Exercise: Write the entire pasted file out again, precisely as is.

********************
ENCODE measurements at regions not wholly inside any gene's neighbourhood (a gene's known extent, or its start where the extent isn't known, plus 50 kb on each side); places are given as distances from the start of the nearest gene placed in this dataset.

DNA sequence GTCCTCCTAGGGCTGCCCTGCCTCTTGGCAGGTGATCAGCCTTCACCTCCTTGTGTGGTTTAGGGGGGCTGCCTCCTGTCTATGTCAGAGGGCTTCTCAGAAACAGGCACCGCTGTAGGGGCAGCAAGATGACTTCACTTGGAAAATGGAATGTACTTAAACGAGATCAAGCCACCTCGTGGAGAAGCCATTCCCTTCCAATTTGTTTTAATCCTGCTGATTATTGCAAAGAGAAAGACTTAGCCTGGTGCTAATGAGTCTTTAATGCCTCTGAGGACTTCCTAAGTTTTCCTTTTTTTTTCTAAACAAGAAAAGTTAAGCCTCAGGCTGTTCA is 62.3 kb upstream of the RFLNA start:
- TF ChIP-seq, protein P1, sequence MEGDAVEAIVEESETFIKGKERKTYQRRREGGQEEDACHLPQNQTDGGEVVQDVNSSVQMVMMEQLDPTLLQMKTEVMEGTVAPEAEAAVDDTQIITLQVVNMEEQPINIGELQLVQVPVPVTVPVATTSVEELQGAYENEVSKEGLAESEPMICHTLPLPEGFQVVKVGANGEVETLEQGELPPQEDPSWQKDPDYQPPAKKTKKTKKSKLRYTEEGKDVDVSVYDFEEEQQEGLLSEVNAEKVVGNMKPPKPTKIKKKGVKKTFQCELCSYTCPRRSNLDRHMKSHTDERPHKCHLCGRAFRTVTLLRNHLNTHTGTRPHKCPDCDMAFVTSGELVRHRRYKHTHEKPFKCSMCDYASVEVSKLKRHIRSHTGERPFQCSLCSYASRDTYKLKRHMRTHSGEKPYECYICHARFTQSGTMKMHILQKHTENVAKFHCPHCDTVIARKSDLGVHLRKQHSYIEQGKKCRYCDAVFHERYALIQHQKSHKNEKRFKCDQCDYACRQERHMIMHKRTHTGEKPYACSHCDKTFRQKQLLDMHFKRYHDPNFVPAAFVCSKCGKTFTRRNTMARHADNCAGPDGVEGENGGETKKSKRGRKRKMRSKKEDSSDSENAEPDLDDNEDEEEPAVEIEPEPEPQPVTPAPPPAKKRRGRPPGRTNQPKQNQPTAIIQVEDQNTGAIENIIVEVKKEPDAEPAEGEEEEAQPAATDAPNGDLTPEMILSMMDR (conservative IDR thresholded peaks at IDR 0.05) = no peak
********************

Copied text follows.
ENCODE measurements at regions not wholly inside any gene's neighbourhood (a gene's known extent, or its start where the extent isn't known, plus 50 kb on each side); places are given as distances from the start of the nearest gene placed in this dataset.

DNA sequence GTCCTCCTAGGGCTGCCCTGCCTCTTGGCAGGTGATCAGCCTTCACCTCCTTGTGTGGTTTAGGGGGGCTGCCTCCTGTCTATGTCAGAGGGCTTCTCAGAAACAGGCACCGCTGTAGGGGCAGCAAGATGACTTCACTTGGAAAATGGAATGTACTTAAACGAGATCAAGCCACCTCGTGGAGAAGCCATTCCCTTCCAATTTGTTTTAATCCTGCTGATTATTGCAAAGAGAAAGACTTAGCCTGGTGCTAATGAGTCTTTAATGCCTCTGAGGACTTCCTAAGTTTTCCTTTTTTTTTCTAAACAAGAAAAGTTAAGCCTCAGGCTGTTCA is 62.3 kb upstream of the RFLNA start:
- TF ChIP-seq, protein P1, sequence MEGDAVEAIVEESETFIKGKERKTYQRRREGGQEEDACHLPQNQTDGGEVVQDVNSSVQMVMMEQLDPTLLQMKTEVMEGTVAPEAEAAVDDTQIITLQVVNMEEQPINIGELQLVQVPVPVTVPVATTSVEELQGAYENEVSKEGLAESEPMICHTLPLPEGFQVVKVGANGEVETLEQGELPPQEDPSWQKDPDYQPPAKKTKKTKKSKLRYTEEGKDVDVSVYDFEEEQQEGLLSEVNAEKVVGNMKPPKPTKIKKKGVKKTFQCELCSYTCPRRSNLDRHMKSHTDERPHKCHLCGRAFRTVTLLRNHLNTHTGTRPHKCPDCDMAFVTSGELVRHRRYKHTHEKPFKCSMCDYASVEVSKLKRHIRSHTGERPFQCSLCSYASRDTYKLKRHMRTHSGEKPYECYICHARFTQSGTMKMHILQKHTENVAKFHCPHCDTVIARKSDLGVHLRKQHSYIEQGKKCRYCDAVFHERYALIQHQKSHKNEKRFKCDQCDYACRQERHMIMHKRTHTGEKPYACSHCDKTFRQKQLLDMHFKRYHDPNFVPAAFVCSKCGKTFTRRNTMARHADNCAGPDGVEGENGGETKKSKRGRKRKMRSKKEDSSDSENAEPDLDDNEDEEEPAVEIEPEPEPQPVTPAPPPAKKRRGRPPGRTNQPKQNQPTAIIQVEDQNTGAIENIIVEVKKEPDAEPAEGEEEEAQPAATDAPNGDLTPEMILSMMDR (conservative IDR thresholded peaks at IDR 0.05) = no peak